Aboriginal sites of New South Wales

Kings Tableland Aboriginal Site, Wentworth Falls. A rocky knoll is topped by a group of large grinding grooves, plus carved images of wallaby and emu tracks. On the eastern side of the hill there is an occupation cave. Koonadan Historic Site, a Wiradjuri ceremonial

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Aboriginal Grinding Grooves at Kings Tableland Sydney

The Gundungurra people used Kings Tableland as a meeting place with neighbouring groups traveling (walkabout) and walking along their traditional walking track (The Great Western Highway and the Ingar Fire Trail which today is a picnic area with a dam/pool) The Gundungurras camped here on their way to Wentworth Falls and Katoomba for employment as late as the turn of the 19th century.

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FileAboriginal grinding grooves, Dobroyd Head, New South

Aboriginal grinding grooves, Dobroyd Head, New South Wales.jpg (509 215; 325 pixels, file size 310 KB, MIME type image/jpeg) This is a file from the Wikimedia Commons . Information from its description page there is shown below.

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Terramungamine Reserve and the Terramungamine Rock Grooves

Terramungamine Reserve area was part of the traditional country of the Tubbagah People of the Wiradjuri Nation and an important gathering area for tribes throughout the region. It is the site of the Terramungamine grinding grooves that were used by the Aborigine people for sharpening their tools and weapons. Dubbo Central West NSW

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Identifying Aboriginal Sites Aboriginal Heritage

The Sydney Basin is one of the richest provinces in Australia in terms of Aboriginal archaeological sites. There are thousands of Aboriginal sites, more than half of which contain rock art, and in Sydneys sandstone belt at least 1500 rock shelters have been discovered to contain cultural deposit.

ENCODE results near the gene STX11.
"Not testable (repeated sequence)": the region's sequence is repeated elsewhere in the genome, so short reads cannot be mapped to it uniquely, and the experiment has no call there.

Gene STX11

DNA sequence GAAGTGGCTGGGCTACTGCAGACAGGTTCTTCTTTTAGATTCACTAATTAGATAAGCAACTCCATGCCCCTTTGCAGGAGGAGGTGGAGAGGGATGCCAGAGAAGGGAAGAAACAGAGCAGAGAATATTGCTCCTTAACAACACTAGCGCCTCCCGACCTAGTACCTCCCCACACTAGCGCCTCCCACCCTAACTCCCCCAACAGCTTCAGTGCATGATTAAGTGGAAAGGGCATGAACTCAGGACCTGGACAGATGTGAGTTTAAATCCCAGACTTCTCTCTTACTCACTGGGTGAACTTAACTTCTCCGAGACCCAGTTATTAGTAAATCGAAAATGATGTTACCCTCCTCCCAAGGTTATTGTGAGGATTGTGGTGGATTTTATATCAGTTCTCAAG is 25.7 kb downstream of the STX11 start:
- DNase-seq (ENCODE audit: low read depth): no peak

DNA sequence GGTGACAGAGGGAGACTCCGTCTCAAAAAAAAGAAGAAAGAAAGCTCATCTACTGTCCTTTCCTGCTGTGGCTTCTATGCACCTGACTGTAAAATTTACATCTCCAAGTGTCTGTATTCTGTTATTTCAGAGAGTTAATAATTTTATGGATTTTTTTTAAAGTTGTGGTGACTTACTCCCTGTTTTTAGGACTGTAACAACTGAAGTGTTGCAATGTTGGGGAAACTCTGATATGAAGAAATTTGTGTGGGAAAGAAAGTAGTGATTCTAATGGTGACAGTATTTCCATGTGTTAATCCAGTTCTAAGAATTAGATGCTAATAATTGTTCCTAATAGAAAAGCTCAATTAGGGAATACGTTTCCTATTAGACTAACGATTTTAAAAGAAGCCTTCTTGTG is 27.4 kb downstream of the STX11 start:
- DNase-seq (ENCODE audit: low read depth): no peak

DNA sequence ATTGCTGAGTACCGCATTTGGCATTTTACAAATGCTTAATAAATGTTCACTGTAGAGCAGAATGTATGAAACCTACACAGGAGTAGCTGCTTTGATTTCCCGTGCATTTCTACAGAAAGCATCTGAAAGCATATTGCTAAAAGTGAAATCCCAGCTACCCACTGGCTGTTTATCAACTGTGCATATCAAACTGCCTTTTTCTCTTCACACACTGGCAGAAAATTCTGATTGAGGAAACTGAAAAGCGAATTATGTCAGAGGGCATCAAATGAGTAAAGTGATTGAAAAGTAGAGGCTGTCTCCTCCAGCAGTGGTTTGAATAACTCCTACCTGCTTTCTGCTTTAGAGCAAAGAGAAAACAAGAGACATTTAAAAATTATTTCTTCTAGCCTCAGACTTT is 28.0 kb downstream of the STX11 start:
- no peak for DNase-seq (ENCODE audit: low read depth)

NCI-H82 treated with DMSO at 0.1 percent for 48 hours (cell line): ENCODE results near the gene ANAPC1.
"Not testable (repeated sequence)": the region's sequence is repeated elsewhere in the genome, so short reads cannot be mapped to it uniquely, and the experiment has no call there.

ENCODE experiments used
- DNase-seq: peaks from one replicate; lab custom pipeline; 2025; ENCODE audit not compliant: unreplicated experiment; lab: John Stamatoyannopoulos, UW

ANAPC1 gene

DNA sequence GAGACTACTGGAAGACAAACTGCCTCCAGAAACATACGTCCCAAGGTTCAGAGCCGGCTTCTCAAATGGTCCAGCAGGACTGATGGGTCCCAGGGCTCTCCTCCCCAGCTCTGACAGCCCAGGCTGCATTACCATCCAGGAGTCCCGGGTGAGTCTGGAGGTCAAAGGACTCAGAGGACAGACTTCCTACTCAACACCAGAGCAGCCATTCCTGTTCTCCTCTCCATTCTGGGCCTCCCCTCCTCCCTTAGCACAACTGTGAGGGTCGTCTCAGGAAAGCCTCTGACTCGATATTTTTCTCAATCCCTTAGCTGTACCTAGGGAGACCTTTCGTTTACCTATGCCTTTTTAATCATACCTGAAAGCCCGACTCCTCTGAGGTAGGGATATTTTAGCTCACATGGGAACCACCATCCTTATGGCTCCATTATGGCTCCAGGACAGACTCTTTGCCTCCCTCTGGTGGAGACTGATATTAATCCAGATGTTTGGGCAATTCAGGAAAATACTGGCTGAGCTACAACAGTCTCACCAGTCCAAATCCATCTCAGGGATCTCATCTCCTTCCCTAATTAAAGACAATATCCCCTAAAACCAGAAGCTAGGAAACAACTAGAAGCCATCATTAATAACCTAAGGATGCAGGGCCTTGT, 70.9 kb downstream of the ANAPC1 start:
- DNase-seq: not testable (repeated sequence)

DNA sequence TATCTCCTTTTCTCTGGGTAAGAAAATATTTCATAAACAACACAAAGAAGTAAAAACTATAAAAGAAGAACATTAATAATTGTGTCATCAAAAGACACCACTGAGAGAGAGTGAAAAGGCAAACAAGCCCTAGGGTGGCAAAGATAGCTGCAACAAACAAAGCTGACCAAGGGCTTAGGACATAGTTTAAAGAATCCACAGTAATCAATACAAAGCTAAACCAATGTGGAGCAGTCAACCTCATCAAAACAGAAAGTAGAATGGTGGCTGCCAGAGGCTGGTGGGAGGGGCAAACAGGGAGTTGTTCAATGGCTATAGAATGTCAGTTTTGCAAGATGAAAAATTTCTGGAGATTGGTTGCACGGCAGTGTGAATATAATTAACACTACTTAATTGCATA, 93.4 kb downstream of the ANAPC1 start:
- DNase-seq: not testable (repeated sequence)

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Ngambri Grinding Grooves YouTube

Aug 01, 20110183;32;A visit to see the Ngambri Axe Grinding Grooves on Tuggeranong hill Theodore. Located on the slopes of Tuggeranong Hill in the Canberra suburb of Theodore is a substantial Aboriginal site of worn

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Aboriginal Sites Awareness Aboriginal Heritage

potential for axe grinding grooves. Axe Grinding Grooves (Above) The grinding grooves are made from Aboriginal people sharpening their stone axe heads. The axes were constructed from hard volcanic stone fastened to a wooden handle. To sharpen the axe, water is put on to the wet rock and the axe is rubbed backwards and forward until the stone is

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Guide to Aboriginal sites and places Creative Spirits

Aboriginal grinding grooves. Because Aboriginal people needed water to wet the surface of the softer rock when they sharpened their tools grinding grooves (top right) are usually found close to water. Axes were made of hard but smooth river stones, firmly fixed to

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ABORIGINAL AXE GRINDING GROOVES

Aboriginal grinding grooves. The aim is to have a permanent written and photographic record of this important part of the heritageof all Australians. Management works around Aboriginal grinding grooves, such Tas stock and erosion control, help preserve the places for future generations. Are Aboriginal Axe grinding Grooves Protected?

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